Abnormal collection of free air or gas in the pleural space


Depends on the underlying lung disease


  • Spontaneous pneumothorax
    • Male > female (1.4 to 10.1:1)
    • Peak incidence: 10 to 30 years
  • Pneumothorax with cystic fibrosis (CF)
    • For overall CF population: 3.5–8%
    • CF patients >18 years: 16–20%
    • Risk factors for pneumothorax:
      • More severe disease
      • Decreased pulmonary function (i.e., forced expiratory volume in 1 second [FEV1] <30–50%)
      • Colonization with Pseudomonas aeruginosa, Burkholderia cepacia, or Aspergillus

Risk Factors

  • Asthma
  • CF
  • Pneumonia
  • Collagen vascular diseases


  • Air can enter the pleural space via the following:
    • Chest wall (i.e., penetrating trauma)
    • Intrapulmonary (i.e., ruptured alveoli)
  • Usually, collapse of the lung on the affected side seals the leak.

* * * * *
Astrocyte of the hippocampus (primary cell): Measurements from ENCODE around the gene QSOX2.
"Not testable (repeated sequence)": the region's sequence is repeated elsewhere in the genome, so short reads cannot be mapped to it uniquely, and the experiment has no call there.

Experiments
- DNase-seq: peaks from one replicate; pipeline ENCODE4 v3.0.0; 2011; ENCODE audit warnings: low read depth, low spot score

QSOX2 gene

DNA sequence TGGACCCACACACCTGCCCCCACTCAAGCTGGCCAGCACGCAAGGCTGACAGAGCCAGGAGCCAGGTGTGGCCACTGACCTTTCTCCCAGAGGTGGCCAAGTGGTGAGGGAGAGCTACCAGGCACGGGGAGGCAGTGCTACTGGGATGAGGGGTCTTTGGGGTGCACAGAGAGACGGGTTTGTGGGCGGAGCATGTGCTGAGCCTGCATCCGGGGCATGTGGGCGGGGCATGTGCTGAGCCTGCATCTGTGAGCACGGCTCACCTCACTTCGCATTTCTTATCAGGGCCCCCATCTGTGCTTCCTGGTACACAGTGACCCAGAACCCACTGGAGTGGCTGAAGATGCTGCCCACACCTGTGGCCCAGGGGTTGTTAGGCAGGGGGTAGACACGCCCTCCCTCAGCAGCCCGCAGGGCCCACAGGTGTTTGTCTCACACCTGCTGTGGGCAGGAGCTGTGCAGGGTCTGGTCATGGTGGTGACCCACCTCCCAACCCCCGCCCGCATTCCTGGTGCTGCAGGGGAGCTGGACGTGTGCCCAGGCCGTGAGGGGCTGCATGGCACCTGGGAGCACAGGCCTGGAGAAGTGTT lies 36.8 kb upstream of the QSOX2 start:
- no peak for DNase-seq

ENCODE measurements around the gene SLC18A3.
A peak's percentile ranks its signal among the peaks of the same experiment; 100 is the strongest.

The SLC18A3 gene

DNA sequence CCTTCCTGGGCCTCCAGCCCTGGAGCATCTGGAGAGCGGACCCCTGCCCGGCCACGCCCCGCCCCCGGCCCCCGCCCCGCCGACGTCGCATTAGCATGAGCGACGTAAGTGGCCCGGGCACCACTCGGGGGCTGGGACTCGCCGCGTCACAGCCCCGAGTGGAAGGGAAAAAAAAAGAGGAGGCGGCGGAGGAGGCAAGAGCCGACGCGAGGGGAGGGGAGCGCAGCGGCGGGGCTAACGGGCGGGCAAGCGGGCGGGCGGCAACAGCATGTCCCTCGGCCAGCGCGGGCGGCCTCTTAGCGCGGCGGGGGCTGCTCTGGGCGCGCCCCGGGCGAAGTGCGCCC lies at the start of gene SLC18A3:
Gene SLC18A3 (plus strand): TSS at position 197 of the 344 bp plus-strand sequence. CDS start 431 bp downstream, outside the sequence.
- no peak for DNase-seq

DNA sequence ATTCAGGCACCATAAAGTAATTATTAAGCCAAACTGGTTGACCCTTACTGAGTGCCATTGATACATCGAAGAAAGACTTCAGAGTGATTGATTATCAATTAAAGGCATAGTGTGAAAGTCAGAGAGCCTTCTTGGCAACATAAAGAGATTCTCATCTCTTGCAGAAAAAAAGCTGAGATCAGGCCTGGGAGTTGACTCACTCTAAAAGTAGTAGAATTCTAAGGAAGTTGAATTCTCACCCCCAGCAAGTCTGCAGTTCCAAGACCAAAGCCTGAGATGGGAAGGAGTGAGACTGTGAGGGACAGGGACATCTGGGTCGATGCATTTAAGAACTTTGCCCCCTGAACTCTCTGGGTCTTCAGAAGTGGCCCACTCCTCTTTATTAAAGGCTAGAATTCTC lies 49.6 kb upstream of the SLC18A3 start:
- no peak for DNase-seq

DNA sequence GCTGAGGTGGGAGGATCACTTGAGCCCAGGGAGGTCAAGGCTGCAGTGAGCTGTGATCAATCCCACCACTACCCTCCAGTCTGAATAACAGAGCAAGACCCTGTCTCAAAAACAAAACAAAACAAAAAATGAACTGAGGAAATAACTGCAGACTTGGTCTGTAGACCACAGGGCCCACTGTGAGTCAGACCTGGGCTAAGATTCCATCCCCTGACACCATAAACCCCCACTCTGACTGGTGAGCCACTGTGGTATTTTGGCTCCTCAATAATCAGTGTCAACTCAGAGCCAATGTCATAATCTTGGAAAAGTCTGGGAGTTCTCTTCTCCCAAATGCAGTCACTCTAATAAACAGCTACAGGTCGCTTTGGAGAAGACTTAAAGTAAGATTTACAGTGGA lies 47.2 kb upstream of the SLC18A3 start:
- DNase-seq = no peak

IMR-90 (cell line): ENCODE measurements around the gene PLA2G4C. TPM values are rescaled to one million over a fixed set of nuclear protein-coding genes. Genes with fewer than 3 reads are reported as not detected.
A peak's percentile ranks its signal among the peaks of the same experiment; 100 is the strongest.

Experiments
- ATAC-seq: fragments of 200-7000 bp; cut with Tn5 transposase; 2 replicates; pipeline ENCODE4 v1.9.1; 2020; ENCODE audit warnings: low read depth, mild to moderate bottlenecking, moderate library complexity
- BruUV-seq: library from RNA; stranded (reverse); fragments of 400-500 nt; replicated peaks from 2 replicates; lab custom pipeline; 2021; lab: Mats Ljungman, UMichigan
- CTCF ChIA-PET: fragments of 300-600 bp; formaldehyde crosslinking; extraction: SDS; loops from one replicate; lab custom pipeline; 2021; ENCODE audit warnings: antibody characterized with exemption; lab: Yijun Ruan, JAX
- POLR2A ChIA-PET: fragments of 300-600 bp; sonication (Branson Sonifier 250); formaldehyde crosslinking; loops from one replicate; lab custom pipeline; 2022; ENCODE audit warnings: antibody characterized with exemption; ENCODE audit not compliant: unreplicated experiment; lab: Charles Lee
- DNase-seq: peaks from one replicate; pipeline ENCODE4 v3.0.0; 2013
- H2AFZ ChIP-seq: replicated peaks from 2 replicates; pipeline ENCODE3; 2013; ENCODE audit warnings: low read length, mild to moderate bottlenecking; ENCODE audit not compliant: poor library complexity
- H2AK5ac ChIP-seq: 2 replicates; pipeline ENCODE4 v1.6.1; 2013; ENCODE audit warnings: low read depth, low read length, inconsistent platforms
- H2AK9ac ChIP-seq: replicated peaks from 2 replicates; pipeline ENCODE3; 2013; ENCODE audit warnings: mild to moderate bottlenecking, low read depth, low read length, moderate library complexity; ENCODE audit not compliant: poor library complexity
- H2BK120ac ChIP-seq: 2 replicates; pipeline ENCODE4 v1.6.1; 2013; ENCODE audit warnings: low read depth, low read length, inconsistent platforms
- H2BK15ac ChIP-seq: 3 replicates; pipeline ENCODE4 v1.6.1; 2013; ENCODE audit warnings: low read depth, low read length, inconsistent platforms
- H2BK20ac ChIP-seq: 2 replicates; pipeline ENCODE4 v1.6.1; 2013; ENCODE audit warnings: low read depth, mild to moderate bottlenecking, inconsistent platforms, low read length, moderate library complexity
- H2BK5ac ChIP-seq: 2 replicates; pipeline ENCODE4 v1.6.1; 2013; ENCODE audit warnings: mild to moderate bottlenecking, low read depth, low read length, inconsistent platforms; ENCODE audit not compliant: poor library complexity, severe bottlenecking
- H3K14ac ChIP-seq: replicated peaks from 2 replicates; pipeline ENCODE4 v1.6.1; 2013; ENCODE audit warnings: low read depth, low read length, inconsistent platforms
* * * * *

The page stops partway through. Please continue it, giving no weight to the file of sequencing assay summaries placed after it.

• If a ball valve mechanism ensues, however, air can accumulate in the thoracic cavity, causing the development of a tension pneumothorax (a medical emergency).


  • Spontaneous (secondary to rupture of apical blebs)
  • Mechanical trauma
    • Penetrating injury (i.e., knife or bullet wound)
    • Blunt trauma (i.e., auto accident)
  • Barotrauma
    • Mechanical ventilation
    • Cough (if severe enough)
    • Vaginal birth
  • Iatrogenic
    • Central venous catheter placement
    • Bronchoscopy (especially with biopsy)
  • Infection: most common organisms
    • Staphylococcus aureus
    • Streptococcus pneumoniae
    • Mycobacterium tuberculosis
    • Bordetella pertussis
    • Pneumocystis jiroveci
  • Airway occlusion
    • Mucus plugging (asthma)
    • Foreign body
    • Meconium aspiration
  • Bleb formation (i.e., idiopathic, secondary to CF)
  • Malignancy
  • Catamenial

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